A YOUNG Helensburgh pilot died on active service at Flanders in World War One . . . and was hailed a hero.
Robert Martin lost his life in September 1917. His obituary stated: “He performed some heroic deeds in connection with the recent air raids worthy of the highest honour.”
But Robert was also a local hero for other reasons in a short but dramatic life.
Born in 1893, he was the eldest son of Mr and Mrs John Martin, who ran a wine and spirits business at 8 West Clyde Street, and lived at St Kilda, 60 Colquhoun Street.
In 1906, his father purchased Garelochhead Hotel, at the south end of the village opposite the pier.
The hotel, established in the 1830’s, was a thriving business with custom from steamer travellers, and — from 1894 — railway passengers.
As a result the hotel had been greatly enlarged, and a track created from the back of the hotel to the station.
By custom and practice, another role fell to the owner of the hotel, that of piermaster.
While the day to day duties were delegated or sub-contracted, young Robert became familiar from an early age with the pier and the vessels that arrived there, as well as the possible dangers.
Educated at Hermitage School and Allan Glen’s School in Glasgow, he was a keen swimmer and member of Helensburgh Swimming Club, and this led to his first heroic action within months of the family move to Garelochhead.
A young boy named Johnstone fell off the end of the pier, and 14 year-old Robert dived in fully clothed and rescued him.
This act earned him a British Humane Society award.
Around this time he also helped another youngster who got into difficulty in the Fruin Water, possibly a schoolmate.
Soon after, the Martins themselves suffered a drowning in the family.
In August 1910, Robert’s younger brother John was one of a group of boys fishing from Garelochhead pier when he slipped and fell into the loch. This time there was no-one to dive in, and the delay proved fatal.
In the summer of 1913, Robert was mentioned again in the news for his actions in saving another life.
During a regatta at Helensburgh a jollyboat, of which Robert was a crew member, was swamped off Ferniegair. The coxswain, a young lad called Duncan McKay, was thrown into the water.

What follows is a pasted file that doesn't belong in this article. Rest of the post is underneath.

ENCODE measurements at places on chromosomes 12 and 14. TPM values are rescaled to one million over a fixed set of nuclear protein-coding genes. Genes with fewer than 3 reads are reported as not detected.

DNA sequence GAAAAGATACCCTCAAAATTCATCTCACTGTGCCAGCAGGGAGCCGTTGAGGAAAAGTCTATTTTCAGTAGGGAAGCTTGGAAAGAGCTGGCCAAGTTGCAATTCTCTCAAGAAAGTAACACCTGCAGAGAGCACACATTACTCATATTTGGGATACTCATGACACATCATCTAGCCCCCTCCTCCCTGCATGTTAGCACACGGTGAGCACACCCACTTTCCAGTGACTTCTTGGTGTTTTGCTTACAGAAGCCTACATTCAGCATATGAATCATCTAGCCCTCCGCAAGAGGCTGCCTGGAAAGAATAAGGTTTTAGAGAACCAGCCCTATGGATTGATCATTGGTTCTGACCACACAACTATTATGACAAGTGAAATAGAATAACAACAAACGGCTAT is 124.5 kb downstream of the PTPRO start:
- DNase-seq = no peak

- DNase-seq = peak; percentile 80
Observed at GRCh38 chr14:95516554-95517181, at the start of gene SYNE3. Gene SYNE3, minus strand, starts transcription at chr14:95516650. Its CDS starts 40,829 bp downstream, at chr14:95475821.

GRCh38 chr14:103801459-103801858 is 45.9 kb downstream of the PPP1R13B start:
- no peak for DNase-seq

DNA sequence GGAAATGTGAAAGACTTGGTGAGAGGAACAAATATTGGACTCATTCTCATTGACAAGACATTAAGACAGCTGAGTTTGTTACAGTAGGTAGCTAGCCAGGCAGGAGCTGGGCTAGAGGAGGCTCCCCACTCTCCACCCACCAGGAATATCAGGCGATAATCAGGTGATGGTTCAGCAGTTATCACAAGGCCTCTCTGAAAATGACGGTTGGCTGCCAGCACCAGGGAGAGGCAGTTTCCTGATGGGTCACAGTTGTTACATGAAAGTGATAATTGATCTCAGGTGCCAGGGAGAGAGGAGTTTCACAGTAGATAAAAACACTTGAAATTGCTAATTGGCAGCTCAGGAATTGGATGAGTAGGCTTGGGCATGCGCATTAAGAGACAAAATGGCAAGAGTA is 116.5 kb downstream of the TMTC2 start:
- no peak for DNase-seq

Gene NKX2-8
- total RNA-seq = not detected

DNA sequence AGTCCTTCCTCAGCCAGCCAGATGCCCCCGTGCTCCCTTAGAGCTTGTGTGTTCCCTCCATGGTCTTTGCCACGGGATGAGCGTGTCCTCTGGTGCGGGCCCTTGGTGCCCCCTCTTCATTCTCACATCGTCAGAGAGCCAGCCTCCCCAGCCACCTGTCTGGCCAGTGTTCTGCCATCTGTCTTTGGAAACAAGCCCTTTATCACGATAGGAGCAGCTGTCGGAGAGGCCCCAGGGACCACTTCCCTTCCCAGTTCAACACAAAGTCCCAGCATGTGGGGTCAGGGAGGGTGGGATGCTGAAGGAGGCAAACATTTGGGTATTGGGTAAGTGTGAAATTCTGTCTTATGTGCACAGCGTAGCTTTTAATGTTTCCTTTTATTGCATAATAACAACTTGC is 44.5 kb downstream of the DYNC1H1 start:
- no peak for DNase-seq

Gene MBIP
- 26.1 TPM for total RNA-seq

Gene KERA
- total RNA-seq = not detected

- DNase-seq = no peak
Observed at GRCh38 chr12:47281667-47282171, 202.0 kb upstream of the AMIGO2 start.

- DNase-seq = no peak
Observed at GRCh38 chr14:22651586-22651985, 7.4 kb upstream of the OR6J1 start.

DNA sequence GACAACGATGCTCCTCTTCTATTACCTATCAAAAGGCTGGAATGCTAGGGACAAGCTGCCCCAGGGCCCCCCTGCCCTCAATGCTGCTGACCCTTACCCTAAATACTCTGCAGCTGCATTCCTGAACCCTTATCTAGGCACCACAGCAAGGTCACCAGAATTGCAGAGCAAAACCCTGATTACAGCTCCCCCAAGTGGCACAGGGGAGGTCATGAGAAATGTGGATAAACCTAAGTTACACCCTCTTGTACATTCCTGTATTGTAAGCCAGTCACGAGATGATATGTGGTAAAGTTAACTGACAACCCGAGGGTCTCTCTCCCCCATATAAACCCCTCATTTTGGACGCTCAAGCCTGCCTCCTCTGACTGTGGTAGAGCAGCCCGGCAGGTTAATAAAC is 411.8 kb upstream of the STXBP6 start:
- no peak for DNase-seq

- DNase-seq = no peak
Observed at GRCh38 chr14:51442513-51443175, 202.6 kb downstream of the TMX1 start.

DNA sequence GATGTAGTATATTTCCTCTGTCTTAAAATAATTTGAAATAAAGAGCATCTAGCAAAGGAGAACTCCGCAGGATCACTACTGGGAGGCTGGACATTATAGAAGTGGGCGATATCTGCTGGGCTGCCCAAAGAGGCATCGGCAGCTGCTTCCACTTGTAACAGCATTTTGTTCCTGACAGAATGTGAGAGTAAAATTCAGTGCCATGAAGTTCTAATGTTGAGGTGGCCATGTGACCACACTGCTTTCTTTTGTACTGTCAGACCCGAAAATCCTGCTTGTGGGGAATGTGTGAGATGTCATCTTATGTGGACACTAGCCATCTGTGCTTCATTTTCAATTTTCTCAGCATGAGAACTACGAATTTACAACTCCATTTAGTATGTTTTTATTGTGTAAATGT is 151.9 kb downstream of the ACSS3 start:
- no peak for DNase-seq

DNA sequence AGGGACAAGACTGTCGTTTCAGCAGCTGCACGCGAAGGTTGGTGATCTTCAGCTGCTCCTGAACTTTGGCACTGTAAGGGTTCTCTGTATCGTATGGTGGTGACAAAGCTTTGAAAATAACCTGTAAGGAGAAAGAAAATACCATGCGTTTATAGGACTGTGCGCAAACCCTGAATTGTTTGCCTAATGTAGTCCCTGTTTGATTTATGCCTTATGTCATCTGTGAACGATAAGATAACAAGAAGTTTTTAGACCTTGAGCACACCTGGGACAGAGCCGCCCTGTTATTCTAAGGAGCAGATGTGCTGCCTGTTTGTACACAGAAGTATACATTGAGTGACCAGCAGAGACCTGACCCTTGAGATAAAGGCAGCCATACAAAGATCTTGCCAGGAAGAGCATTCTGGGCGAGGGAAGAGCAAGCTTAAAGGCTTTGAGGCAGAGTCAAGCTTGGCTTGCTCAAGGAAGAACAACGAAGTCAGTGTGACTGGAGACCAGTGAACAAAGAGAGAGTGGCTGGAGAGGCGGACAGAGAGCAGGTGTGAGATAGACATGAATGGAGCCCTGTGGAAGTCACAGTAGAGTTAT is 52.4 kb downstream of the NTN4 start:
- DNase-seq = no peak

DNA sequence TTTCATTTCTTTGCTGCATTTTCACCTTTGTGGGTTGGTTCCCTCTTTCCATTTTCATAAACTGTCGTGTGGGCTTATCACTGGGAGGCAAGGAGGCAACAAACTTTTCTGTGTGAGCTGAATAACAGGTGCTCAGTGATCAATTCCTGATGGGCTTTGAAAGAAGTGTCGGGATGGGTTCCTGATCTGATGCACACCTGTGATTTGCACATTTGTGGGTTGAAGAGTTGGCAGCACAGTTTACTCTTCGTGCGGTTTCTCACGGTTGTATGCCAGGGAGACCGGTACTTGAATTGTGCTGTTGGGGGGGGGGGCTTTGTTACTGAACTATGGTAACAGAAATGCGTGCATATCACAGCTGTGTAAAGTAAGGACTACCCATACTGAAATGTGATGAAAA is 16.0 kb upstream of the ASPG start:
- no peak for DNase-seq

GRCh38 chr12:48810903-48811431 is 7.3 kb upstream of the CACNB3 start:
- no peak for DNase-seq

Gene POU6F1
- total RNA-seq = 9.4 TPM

Again Robert put his own life at risk to rescue the coxswain, and this brought him two awards — a testimonial from the Royal Humane Society, and a certificate and reward of £10 from the Carnegie Hero Trust Fund.
When war was declared in 1914, Robert quickly volunteered for military duty. He served with the Army in Flanders and was awarded a commission at the end of 1915.
The following year, he transferred to the Royal Flying Corps, and was promoted to Lieutenant in July 1917.
Periods of leave were in short supply, but he found time that same year to marry his English sweetheart Marion Eve. Soon though, he was back in action.
Many think of the Royal Flying Corps pilots in the First World War as having a series of daring dogfights in the sky, which did happen frequently. But the aircraft were also used for other missions.
In the early years target spotting and aerial photography were priorities, but as time went on, the aircraft came to be increasingly used for bombing raids.
Robert was soon undertaking this dangerous task, and he lost his life on September 4 1917 above the battlefields of Flanders. He was 24.
The Martin family sold Garelochhead Hotel in 1921 to Spencer Dane. Two years after that, the hotel went on fire and remained as a shell until 1932, when new owners rebuilt it.
The hotel gradually regained some of its former prestige, but after the Second World War business gradually declined until closure was forced on the owners in 1993.
The building was demolished two years later, to be replaced by houses. The pier was closed in 1939, and the last remnants demolished in June 1992.